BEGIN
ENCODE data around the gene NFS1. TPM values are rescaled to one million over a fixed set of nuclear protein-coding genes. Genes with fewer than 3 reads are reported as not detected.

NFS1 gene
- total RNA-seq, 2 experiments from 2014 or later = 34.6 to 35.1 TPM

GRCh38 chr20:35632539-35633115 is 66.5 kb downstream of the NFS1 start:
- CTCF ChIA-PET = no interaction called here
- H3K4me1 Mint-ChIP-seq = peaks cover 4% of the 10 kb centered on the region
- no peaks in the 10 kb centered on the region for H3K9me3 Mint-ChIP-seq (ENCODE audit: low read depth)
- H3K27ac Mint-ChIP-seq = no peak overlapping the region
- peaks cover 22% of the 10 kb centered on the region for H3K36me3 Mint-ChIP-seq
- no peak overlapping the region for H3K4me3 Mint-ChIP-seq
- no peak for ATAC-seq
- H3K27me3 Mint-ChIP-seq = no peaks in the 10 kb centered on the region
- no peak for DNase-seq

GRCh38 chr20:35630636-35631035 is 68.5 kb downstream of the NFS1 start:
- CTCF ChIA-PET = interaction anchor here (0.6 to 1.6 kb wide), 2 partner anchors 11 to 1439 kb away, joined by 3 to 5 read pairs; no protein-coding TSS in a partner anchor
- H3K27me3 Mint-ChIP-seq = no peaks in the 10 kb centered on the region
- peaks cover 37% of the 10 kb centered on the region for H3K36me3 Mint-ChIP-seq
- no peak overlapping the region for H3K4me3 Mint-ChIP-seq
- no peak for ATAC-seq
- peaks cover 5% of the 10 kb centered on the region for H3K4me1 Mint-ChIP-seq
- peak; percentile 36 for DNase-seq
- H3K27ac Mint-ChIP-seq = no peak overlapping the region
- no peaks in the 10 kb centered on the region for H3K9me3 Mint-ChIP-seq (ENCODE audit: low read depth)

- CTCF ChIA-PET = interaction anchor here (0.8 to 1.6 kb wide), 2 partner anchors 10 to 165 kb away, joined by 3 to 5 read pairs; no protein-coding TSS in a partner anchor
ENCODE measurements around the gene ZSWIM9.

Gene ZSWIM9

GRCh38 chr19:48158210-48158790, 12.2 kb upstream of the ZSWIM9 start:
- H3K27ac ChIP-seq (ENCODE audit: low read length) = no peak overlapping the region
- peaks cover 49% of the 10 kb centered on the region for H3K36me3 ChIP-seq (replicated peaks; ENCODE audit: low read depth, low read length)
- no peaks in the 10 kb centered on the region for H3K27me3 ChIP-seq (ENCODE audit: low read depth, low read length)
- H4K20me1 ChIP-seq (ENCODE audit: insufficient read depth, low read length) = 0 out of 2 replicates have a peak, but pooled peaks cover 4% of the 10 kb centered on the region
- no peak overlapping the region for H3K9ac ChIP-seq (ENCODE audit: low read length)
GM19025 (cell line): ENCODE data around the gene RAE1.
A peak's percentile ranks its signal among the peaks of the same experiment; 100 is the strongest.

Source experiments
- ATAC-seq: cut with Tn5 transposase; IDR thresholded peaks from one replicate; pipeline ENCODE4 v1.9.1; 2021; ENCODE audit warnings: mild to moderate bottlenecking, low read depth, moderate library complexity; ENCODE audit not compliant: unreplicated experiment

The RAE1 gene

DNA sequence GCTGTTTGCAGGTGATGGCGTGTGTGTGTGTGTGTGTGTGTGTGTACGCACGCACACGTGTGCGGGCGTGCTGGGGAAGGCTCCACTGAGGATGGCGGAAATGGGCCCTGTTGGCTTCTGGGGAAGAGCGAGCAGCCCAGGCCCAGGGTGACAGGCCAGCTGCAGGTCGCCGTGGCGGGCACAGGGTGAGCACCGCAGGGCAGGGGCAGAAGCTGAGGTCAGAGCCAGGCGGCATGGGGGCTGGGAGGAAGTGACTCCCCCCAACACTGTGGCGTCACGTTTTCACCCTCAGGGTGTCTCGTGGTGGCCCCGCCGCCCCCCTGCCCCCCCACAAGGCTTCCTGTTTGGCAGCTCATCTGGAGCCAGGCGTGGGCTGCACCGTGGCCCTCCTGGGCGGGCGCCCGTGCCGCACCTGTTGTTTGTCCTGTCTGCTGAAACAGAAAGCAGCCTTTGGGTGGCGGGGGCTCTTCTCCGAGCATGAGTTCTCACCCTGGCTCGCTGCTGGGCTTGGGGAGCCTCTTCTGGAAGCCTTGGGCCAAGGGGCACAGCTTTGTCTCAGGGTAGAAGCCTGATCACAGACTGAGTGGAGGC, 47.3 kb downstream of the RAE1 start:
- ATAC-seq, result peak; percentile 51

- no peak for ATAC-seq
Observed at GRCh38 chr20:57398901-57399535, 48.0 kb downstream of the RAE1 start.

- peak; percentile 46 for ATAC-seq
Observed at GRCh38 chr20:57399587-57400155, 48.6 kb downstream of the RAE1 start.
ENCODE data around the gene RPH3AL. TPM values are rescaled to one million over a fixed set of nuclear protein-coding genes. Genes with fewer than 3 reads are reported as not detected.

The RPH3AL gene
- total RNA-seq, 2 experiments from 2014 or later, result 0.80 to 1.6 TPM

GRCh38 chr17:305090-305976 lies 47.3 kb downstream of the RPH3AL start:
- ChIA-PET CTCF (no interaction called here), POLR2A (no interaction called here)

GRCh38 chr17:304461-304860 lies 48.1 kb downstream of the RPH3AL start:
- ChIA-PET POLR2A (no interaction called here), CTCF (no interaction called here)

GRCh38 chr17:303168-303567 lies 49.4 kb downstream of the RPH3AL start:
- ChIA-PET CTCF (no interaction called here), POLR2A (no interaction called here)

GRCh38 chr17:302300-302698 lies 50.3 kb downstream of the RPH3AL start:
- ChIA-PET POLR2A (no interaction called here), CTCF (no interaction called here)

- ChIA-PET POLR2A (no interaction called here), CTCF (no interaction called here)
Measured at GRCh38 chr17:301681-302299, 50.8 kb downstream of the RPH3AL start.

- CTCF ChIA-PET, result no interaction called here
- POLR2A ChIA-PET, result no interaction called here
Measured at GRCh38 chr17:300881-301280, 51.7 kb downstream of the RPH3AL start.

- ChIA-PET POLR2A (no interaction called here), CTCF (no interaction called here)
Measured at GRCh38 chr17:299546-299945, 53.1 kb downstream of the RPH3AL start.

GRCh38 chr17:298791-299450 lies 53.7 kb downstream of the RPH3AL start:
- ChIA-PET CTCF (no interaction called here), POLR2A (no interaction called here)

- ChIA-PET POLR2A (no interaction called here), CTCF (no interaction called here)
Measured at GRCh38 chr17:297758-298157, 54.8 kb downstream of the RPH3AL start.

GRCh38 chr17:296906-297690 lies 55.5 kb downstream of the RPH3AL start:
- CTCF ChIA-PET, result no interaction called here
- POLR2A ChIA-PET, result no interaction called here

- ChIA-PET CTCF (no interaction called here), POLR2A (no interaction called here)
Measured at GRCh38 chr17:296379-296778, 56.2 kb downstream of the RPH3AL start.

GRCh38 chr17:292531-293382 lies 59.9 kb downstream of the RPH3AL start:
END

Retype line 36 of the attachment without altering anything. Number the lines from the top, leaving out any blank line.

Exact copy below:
- ATAC-seq: cut with Tn5 transposase; IDR thresholded peaks from one replicate; pipeline ENCODE4 v1.9.1; 2021; ENCODE audit warnings: mild to moderate bottlenecking, low read depth, moderate library complexity; ENCODE audit not compliant: unreplicated experiment